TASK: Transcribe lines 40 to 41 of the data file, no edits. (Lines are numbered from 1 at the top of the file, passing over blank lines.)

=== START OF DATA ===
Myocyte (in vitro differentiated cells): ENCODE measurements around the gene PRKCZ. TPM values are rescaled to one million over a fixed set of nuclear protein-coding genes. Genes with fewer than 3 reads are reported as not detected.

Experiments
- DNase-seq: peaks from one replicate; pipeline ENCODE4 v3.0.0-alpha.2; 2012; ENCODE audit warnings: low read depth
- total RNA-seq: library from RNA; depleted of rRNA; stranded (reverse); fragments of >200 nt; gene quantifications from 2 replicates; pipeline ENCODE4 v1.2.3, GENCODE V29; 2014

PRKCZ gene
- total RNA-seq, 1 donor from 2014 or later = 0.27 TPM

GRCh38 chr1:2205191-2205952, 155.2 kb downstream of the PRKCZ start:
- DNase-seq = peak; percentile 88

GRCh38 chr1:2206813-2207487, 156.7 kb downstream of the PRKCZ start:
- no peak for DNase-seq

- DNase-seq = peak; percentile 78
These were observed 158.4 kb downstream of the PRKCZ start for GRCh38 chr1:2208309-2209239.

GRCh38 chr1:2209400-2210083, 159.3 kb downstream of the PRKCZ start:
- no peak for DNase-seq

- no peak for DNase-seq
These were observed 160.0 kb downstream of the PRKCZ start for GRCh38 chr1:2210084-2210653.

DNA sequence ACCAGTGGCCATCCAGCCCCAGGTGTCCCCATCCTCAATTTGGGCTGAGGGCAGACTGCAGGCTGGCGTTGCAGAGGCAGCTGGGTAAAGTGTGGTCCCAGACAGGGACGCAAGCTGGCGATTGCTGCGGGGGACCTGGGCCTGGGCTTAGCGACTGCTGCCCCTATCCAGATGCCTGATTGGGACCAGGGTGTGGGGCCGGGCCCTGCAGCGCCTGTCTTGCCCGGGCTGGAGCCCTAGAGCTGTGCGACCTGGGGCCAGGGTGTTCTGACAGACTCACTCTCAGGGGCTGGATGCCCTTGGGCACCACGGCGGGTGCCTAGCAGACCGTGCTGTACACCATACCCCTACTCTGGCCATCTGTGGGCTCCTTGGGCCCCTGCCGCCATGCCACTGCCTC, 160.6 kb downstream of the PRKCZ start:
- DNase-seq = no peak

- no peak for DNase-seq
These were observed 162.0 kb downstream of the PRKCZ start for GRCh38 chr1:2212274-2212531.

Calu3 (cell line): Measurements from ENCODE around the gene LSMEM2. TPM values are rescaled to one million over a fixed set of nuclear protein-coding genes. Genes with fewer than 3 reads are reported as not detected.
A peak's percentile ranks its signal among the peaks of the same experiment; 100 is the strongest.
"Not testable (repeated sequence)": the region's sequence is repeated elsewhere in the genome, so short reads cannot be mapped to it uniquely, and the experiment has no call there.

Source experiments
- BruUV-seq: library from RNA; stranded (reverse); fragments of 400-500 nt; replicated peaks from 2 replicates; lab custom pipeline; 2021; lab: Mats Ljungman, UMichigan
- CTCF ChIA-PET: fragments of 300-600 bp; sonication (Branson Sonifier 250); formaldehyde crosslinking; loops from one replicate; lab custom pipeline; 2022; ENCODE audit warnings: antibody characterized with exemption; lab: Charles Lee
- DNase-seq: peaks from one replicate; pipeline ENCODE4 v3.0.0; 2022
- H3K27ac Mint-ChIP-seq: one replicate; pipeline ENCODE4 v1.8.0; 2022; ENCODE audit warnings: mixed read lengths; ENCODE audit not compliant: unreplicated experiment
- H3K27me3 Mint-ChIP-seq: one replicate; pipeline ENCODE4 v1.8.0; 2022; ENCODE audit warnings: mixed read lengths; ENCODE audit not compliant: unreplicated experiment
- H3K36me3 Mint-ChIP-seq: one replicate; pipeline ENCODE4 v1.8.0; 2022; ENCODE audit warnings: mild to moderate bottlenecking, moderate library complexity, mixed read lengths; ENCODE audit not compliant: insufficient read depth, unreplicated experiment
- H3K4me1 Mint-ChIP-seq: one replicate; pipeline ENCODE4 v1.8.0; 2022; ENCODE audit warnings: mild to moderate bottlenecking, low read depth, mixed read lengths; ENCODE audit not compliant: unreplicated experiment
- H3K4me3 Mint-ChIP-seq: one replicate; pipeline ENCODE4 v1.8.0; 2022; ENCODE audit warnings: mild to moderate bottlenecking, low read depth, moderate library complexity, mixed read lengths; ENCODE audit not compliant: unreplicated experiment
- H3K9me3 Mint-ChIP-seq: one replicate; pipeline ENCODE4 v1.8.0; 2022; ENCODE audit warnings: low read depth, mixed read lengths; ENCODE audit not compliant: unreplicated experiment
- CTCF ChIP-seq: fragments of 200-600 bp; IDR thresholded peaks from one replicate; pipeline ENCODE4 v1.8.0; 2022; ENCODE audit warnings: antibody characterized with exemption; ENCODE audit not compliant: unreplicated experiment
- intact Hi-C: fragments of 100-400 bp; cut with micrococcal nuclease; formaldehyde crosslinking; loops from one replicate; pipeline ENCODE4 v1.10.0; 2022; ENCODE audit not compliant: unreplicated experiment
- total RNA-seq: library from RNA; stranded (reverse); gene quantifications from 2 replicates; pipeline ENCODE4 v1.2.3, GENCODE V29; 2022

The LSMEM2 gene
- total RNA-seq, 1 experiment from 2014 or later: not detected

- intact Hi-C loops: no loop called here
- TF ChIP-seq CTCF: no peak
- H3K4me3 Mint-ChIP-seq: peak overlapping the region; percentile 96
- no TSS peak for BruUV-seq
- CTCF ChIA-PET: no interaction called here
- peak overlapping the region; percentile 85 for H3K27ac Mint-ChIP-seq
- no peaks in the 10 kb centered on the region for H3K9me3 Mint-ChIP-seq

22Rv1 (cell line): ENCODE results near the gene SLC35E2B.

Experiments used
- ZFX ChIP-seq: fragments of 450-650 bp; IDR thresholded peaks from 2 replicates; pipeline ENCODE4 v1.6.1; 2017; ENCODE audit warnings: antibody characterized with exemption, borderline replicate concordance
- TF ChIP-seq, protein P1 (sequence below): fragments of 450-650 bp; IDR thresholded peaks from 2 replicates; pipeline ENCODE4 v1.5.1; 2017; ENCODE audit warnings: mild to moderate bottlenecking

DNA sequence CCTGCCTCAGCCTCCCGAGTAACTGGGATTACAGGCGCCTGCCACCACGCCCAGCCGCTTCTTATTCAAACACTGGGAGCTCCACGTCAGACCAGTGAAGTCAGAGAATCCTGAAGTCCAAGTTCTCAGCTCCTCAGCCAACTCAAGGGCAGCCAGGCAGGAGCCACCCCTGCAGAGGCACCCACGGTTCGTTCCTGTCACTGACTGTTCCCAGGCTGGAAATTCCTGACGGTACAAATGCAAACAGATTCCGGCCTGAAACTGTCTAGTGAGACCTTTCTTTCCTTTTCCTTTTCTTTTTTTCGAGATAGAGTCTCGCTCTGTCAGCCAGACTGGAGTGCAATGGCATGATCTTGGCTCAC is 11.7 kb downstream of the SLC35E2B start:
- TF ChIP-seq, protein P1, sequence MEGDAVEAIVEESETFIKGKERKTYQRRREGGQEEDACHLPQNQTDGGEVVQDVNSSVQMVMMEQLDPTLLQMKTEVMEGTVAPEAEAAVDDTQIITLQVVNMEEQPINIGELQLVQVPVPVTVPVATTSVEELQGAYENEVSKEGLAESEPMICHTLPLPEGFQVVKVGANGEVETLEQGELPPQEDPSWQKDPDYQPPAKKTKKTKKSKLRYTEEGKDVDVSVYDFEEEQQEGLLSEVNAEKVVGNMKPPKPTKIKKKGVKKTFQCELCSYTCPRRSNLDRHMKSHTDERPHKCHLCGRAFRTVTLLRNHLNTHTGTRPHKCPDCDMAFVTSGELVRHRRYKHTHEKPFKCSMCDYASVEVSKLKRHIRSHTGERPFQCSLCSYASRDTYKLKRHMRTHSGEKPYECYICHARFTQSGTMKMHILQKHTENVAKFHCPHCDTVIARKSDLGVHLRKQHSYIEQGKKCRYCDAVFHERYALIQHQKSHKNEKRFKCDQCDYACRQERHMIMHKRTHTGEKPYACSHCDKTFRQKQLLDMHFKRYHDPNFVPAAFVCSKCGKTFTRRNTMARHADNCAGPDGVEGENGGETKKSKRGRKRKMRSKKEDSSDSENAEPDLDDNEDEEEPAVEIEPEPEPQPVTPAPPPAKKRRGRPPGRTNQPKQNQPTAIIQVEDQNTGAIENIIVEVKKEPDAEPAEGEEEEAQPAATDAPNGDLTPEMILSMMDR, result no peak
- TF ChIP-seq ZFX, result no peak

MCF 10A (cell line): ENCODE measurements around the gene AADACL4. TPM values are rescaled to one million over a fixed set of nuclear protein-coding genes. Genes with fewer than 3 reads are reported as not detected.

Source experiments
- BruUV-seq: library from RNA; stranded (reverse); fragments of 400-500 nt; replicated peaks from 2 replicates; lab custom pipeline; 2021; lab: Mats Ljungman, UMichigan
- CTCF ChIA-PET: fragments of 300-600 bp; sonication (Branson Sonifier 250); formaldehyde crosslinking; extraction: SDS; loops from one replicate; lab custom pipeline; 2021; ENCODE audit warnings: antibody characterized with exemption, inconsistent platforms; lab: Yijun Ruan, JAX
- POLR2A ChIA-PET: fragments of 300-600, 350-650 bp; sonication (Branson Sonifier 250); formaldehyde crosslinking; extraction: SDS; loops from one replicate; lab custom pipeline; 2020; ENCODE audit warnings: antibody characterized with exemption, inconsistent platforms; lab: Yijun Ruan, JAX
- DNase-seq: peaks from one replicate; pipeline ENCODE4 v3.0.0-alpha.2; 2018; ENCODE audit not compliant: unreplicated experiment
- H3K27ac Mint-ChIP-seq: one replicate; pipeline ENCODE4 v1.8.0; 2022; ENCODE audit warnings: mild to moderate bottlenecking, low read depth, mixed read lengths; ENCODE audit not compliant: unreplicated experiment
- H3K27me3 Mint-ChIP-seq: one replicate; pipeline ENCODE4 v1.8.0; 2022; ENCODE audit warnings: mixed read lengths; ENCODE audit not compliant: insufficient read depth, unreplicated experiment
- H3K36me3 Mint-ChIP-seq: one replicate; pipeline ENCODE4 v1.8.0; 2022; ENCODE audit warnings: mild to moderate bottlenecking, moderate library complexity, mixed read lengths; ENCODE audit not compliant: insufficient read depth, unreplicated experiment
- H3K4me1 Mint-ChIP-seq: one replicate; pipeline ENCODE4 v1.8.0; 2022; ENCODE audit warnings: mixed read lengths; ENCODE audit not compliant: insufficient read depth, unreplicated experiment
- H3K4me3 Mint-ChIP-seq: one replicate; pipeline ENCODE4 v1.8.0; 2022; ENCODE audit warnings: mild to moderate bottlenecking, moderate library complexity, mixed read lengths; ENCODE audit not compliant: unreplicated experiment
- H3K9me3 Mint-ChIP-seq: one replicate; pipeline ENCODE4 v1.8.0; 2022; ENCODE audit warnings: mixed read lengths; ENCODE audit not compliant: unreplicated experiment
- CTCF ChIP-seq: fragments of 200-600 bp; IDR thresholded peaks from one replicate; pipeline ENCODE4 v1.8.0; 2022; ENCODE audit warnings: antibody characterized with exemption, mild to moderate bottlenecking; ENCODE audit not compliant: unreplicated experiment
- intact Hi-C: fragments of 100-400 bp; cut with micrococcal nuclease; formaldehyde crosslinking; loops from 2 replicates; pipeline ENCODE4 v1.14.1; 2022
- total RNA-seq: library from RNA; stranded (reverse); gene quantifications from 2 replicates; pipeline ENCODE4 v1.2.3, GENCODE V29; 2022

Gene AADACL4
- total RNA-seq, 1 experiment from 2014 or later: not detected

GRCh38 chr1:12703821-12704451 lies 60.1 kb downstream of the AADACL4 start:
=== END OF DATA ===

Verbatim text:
- TF ChIP-seq CTCF: no peak
- H3K4me3 Mint-ChIP-seq: peak overlapping the region; percentile 96